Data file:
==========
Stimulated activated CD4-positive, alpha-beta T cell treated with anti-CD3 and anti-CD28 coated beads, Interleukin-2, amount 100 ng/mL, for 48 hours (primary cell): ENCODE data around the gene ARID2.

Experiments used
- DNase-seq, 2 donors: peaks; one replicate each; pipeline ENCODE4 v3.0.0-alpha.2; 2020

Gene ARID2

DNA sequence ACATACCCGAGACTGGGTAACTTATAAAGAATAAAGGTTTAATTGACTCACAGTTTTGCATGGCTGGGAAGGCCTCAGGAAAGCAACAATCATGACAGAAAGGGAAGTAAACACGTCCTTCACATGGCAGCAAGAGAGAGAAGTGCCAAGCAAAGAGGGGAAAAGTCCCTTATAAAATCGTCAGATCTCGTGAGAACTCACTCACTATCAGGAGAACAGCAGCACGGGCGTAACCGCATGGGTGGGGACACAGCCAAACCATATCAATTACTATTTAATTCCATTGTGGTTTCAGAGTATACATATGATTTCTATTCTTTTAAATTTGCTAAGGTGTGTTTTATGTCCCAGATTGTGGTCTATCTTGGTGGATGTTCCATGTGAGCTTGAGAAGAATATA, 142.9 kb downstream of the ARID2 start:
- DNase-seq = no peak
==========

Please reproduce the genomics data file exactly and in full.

Stimulated activated CD4-positive, alpha-beta T cell treated with anti-CD3 and anti-CD28 coated beads, Interleukin-2, amount 100 ng/mL, for 48 hours (primary cell): ENCODE data around the gene ARID2.

Experiments used
- DNase-seq, 2 donors: peaks; one replicate each; pipeline ENCODE4 v3.0.0-alpha.2; 2020

Gene ARID2

DNA sequence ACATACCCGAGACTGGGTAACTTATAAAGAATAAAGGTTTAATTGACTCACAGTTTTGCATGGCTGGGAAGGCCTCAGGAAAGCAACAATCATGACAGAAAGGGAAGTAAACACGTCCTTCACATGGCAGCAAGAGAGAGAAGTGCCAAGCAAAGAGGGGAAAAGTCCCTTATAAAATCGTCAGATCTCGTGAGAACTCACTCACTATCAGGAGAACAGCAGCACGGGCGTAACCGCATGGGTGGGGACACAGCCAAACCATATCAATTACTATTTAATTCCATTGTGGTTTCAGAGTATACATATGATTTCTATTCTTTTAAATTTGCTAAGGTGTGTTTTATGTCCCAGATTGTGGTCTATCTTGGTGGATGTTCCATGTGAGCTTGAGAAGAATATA, 142.9 kb downstream of the ARID2 start:
- DNase-seq = no peak